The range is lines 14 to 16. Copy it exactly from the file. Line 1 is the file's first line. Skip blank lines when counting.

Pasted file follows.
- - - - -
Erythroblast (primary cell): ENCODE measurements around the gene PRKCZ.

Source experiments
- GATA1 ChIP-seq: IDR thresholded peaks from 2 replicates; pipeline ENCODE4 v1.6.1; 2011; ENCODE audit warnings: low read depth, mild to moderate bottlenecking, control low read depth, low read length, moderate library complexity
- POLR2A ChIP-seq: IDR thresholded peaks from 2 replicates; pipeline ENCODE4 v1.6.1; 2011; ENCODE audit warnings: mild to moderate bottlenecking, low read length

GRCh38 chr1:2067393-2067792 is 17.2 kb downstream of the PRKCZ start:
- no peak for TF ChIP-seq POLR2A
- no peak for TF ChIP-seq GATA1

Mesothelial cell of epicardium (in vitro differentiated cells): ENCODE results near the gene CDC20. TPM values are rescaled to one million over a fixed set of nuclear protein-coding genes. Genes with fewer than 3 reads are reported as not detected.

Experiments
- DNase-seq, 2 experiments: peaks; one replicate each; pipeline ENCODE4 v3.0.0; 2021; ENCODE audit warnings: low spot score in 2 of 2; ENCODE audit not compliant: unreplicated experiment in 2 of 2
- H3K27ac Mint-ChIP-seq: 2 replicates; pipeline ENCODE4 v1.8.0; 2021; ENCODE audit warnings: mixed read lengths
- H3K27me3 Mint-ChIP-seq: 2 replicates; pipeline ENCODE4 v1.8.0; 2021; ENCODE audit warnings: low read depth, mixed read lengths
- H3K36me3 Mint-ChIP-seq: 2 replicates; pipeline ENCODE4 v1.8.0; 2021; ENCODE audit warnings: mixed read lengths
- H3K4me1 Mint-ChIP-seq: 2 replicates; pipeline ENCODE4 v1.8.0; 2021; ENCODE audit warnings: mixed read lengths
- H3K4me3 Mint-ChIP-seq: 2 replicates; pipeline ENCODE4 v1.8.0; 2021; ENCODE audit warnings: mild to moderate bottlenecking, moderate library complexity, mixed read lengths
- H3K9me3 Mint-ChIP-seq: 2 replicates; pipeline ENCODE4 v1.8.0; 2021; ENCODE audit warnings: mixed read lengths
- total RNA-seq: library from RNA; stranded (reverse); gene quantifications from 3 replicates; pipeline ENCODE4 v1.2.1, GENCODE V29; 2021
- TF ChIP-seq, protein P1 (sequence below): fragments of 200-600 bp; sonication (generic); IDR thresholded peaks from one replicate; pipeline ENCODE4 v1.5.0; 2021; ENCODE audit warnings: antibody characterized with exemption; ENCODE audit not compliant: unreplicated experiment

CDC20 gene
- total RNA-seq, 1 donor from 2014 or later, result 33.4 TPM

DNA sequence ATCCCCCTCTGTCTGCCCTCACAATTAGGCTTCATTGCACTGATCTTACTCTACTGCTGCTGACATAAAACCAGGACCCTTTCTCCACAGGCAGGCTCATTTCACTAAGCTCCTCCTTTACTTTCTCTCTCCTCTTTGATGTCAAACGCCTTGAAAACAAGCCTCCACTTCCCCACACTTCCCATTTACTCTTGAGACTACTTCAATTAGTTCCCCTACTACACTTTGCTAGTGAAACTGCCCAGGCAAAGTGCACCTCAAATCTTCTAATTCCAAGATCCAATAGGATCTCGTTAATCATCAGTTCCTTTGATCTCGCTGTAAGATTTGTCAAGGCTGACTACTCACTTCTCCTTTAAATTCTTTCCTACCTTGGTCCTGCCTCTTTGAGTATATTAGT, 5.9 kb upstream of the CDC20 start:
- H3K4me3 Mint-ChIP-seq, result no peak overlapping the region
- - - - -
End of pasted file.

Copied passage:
- H3K4me1 Mint-ChIP-seq: 2 replicates; pipeline ENCODE4 v1.8.0; 2021; ENCODE audit warnings: mixed read lengths
- H3K4me3 Mint-ChIP-seq: 2 replicates; pipeline ENCODE4 v1.8.0; 2021; ENCODE audit warnings: mild to moderate bottlenecking, moderate library complexity, mixed read lengths
- H3K9me3 Mint-ChIP-seq: 2 replicates; pipeline ENCODE4 v1.8.0; 2021; ENCODE audit warnings: mixed read lengths